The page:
Lethal Means Restriction for Suicide Prevention: Beliefs and Behaviors of Emergency Department Providers

UMMS Affiliation

Department of Emergency Medicine; Department of Psychiatry; Center for Health Policy and Research

Publication Date


Document Type



Suicide; Firearms; Emergency Service, Hospital; Emergency Medical Services


Emergency Medicine | Health Services Research | Mental and Social Health | Psychiatry | Psychiatry and Psychology


BACKGROUND: We sought to examine the beliefs and behaviors of emergency department (ED) providers related to preventing suicide by reducing suicidal patients' access to lethal methods (means restriction) and identify characteristics associated with asking patients about firearm access.

METHODS: Physicians and nurses at eight EDs completed a confidential, voluntary survey.

RESULTS: The response rate was 79% (n = 631); 57% of respondents were females and 49% were nurses. Less than half believed, "most" or "all" suicides are preventable. More nurses (67%) than physicians (44%) thought "most" or "all" firearm suicide decedents would have died by another method had a firearm been unavailable (P < .001). The proportion of providers who reported they "almost always" ask suicidal patients about firearm access varied across five patient scenarios: suicidal with firearm suicide plan (64%), suicidal with no suicide plan (22%), suicidal with nonfirearm plan (21%), suicidal in past month but not today (16%), and overdosed but no longer suicidal (9%). In multivariable logistic regression, physicians were more likely than nurses to "almost always" or "often" ask about a firearm across all five scenarios, as were older providers and those who believed their own provider type was responsible for assessing firearm access.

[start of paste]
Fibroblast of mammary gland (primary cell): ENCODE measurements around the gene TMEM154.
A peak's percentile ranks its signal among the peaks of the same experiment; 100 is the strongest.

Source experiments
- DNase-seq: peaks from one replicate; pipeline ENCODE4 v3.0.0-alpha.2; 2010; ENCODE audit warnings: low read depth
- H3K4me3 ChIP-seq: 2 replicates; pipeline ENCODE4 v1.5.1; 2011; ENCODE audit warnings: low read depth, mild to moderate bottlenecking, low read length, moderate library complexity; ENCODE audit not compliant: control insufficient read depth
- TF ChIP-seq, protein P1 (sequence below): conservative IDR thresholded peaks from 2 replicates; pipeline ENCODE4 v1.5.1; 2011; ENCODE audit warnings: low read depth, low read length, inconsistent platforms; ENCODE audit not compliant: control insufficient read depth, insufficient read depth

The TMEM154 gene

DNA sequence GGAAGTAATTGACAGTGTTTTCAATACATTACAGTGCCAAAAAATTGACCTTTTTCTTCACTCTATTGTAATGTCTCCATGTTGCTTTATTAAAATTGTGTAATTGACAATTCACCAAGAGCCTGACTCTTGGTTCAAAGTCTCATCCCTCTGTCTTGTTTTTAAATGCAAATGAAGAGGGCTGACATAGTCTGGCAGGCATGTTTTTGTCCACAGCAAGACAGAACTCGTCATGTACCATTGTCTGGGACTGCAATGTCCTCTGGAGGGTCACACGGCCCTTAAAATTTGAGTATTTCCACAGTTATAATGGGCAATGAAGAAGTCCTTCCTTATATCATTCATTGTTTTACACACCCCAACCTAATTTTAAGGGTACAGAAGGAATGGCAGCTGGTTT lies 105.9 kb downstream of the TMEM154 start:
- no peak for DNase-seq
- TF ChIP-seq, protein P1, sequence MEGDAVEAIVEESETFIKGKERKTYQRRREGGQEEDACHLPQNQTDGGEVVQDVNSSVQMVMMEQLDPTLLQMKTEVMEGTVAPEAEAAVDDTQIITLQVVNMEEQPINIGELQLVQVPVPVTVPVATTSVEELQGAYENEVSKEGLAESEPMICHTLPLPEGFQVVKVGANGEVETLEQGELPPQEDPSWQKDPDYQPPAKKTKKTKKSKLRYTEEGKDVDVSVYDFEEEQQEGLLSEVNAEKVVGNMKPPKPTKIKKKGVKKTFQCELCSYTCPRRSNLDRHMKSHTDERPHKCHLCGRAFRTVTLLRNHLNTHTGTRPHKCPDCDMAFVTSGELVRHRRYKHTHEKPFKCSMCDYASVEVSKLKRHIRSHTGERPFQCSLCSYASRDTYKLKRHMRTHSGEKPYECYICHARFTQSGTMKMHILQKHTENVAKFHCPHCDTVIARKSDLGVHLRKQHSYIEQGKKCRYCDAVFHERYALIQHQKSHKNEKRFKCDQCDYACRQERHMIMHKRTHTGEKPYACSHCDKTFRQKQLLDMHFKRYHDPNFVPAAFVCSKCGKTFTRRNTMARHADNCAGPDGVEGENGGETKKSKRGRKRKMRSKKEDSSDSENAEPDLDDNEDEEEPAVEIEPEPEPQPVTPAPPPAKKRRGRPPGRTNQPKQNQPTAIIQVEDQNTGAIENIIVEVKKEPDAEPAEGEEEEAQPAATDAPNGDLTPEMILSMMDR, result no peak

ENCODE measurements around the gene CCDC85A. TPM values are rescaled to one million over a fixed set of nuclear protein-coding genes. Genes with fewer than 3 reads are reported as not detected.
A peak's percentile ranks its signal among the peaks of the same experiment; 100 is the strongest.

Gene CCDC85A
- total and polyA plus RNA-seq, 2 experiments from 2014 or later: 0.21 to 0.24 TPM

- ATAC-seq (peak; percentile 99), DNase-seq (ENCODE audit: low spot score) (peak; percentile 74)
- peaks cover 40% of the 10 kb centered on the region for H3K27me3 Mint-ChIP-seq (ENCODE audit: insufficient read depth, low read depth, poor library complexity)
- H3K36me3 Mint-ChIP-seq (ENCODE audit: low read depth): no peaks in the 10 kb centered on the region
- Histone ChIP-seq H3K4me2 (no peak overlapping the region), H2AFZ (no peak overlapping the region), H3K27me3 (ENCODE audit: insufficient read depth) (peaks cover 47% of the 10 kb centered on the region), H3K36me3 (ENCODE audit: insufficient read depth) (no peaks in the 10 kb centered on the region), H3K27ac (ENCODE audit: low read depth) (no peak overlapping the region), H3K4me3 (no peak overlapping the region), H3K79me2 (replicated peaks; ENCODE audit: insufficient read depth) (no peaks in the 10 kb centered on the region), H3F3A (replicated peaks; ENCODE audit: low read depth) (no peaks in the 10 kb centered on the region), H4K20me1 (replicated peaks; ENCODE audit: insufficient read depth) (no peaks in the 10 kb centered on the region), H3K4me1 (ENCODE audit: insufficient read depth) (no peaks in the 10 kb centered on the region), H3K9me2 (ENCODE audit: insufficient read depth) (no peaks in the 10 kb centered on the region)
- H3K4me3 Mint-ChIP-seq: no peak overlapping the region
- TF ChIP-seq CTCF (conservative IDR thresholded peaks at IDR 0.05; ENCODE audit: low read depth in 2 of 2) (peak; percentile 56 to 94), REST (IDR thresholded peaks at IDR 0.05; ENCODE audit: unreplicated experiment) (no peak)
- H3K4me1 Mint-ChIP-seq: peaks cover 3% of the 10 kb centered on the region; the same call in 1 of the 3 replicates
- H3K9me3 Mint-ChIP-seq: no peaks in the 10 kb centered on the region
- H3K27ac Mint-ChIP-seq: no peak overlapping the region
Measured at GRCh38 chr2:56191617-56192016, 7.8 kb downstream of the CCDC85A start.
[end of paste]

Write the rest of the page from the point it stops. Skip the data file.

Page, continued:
CONCLUSIONS: Many ED providers are skeptical about the preventability of suicide and the effectiveness of means restriction, and most do not assess suicidal patients' firearm access except when a patient has a firearm suicide plan. These findings suggest the need for targeted staff education concerning means restriction for suicide prevention.

DOI of Published Version



Betz ME, Miller M, Barber C, Miller I, Sullivan AF, Camargo CA Jr, Boudreaux ED; ED-SAFE Investigators. Lethal means restriction for suicide prevention: beliefs and behaviors of emergency department providers. Depress Anxiety. 2013 Oct;30(10):1013-20. doi: 10.1002/da.22075. Link to article on publisher's site

Journal/Book/Conference Title

Depression and anxiety


The ED-SAFE Investigators include Edward W. Boyer, Robin E. Clark, Mardia A. Coleman, and Barry N. Feldman of the University of Massachusetts Medical School.

Related Resources

Link to Article in PubMed

PubMed ID